Modern colleges thrive on a pack of lies. The biggest one, of course, is the one The Heir got fed: "Workplaces are looking for people with liberal arts degrees, because these people are used to higher level thinking." What a crock.
Spare is at an art school, where a more pragmatic approach prevails, but the snobbery is still there. In this case, it's the idea that film and t.v. producers are foaming at the mouth for people who have learned the proper way to write scripts and pitch them.
Last Thursday, David Simon came to speak at The Spare's art school. He is an HBO producer best known for "The Wire."
I grabbed a season of "The Wire" from the library last year because I heard that the show dealt with inner-city schools. And I loved it. The show not only dealt with inner-city schools, it got the whole thing right, including the ridiculous standardized testing and the fact that teachers are powerless over the lives their students live outside the school walls.
I liked "The Wire" so much that Mr. J bought me the boxed set for Xmas. Watched it. Loved it. Terrific show about crime in Baltimore, all the way up to the biggest criminals, which are the politicians and real estate developers.
(And yes, whippersnappers, that is Idris Elba in the drawing.)
I was beyond thrilled to be able to hear Mr. Simon speak at Spare's school. He was invited by the school's fledgling creative writing program.
I don't think this particular arsty ivory tower was ready for Mr. Simon's message.
In a nutshell, Mr. Simon said he's no artist, television dramas are collaborative, and he was lucky to have been a curious print journalist on a big-city paper, in this case the Baltimore Sun. When gently prodded by a professor as to what kind of production team he looked for when beginning a television series (no doubt to bolster the ambitions of the attending student screenwriters), Simon said he wants nonfiction prose writers and people who have lived the experiences that he is depicting in his show. He said there's hardly ever anyone under 40 on his teams.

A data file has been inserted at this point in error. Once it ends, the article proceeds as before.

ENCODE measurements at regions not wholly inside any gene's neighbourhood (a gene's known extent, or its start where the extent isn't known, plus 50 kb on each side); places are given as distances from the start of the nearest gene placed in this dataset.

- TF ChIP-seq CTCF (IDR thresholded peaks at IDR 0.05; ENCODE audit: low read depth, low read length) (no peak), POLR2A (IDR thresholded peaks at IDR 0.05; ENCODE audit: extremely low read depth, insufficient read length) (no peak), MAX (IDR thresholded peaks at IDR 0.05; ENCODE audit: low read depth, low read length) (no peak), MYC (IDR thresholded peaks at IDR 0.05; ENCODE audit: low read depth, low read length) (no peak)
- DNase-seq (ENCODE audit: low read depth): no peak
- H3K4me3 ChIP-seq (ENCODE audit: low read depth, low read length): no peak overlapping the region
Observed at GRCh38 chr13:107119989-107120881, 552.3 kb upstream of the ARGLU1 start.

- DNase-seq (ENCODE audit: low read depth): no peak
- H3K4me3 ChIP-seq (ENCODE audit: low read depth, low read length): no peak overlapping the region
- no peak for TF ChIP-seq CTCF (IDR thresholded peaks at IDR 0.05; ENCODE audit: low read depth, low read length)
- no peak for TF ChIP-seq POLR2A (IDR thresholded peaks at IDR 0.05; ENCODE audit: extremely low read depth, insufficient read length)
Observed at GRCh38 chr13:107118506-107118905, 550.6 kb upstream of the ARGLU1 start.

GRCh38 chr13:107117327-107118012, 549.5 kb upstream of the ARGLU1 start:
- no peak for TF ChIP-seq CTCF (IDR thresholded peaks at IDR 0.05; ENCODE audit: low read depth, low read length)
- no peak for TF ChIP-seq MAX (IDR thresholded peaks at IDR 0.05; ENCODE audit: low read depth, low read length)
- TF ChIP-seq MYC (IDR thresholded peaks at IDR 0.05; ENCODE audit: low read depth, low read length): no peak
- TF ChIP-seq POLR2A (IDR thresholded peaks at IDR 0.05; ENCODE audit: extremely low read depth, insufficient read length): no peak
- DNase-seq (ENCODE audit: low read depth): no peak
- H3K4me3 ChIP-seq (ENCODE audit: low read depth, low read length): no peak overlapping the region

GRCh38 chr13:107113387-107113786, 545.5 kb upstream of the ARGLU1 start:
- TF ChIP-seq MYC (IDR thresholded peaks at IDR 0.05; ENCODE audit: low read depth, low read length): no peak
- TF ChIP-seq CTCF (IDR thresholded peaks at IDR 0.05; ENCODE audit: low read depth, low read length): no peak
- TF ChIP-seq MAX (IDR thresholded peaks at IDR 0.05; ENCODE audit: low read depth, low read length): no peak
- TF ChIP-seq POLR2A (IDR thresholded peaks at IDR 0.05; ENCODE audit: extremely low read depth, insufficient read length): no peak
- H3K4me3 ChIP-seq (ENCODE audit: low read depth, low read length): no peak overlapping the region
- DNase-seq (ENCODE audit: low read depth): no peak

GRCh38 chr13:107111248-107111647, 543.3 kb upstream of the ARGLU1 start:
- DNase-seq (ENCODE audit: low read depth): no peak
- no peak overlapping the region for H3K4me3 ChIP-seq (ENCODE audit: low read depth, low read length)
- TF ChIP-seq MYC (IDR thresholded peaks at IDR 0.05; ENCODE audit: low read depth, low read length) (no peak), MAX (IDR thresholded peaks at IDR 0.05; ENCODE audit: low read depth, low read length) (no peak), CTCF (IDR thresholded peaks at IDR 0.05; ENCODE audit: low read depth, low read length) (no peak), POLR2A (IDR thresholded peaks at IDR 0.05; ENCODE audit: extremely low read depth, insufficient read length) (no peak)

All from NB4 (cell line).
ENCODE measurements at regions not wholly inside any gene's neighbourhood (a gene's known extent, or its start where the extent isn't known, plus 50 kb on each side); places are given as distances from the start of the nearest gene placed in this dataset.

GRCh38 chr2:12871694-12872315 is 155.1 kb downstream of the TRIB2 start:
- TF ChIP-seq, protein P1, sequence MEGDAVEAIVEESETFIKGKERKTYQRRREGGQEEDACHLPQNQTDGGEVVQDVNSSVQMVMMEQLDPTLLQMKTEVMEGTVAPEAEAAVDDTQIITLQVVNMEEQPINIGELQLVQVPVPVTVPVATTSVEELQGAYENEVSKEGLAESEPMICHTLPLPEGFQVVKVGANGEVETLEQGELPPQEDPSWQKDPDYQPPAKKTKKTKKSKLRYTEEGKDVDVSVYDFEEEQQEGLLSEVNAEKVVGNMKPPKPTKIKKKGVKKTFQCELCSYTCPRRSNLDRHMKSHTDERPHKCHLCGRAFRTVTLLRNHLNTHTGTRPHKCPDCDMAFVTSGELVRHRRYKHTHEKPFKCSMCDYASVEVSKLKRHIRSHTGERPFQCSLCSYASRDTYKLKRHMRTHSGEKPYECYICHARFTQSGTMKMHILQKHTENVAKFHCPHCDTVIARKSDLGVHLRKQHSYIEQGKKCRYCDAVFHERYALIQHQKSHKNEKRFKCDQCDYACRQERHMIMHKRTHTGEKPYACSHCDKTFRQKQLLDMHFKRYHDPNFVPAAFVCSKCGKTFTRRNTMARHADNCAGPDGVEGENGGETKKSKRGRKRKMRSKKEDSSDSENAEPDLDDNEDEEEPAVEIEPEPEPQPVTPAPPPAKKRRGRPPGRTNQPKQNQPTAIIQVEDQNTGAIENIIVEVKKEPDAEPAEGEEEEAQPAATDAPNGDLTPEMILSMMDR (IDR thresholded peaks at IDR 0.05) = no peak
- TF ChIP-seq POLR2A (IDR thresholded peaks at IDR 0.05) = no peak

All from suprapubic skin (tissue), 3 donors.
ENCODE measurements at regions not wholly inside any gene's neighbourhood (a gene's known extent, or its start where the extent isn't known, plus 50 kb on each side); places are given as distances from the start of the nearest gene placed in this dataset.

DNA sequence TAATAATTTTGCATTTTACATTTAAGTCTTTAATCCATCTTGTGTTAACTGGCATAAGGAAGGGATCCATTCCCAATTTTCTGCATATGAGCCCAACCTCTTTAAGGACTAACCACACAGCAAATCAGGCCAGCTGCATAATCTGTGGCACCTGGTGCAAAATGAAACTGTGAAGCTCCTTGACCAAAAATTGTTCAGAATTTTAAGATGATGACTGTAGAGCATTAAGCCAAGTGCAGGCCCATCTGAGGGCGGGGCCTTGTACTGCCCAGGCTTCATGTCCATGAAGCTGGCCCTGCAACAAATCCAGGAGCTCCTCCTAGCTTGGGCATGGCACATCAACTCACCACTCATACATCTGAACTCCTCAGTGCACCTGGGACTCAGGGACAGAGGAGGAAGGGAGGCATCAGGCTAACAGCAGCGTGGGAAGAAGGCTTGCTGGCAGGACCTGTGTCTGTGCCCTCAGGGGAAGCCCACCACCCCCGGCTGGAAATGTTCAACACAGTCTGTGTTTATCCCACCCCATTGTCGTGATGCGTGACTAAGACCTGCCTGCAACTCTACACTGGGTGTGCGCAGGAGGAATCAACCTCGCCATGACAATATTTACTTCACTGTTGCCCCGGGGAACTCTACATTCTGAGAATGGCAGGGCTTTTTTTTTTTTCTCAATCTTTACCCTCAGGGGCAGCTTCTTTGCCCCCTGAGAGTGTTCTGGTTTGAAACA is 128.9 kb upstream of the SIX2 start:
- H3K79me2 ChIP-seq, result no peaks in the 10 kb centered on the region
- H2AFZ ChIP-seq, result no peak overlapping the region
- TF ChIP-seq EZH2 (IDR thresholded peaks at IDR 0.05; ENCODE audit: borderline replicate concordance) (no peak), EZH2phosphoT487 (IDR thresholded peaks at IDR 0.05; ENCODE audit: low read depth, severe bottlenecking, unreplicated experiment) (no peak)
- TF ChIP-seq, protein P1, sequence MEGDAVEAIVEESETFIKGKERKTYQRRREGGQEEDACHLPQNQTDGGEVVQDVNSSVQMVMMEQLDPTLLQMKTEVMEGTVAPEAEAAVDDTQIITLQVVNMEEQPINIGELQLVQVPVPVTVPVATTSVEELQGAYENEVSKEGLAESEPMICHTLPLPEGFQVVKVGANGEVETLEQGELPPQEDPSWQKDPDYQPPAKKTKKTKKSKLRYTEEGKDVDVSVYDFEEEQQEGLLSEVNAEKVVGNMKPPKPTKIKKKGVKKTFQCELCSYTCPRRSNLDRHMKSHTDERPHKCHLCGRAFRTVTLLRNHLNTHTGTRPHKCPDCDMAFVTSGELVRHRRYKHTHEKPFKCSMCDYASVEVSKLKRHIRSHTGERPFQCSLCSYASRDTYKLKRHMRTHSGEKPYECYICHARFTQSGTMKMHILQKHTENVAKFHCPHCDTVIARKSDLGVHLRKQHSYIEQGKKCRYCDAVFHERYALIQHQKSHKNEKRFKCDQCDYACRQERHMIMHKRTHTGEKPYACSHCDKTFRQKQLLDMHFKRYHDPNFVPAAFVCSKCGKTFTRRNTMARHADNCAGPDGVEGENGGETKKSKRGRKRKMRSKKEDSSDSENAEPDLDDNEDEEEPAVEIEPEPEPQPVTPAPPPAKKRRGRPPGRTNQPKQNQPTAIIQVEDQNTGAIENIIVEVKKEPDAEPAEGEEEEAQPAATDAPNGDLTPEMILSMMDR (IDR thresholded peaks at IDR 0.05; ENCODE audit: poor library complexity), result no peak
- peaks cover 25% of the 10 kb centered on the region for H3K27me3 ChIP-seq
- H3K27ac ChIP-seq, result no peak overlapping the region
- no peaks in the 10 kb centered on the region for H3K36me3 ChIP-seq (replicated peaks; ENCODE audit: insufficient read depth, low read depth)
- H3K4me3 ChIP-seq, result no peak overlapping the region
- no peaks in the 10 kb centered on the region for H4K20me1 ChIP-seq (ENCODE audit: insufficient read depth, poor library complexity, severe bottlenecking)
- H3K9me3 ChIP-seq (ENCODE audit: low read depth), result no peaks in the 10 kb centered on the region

David Simon also offered what, to me, could be the perfect gem about television drama. He said that he knew he wasn't interesting himself as a suburban white male, so he went into journalism to write about people who were living more interesting lives. Of course this led him to the homicide department of the Baltimore City Police, where the workers pray for a string of dull days.
This was a blow not only to the professors teaching exactly what Mr. Simon says he hates ("people who write to the commercial"), but also to the young writers in the audience who have no access to jobs in print journalism. That medium is sinking like the Titanic on Iceberg Day.
Where will the gritty, honest, realistic dramas of the future come from? How will people support themselves if they try to follow a good story source? I don't know the answers to these questions. I only know that the avenue David Simon pursued is disappearing into the mists of time. How sad and starved we will be when the ink-stained wretches are all gone!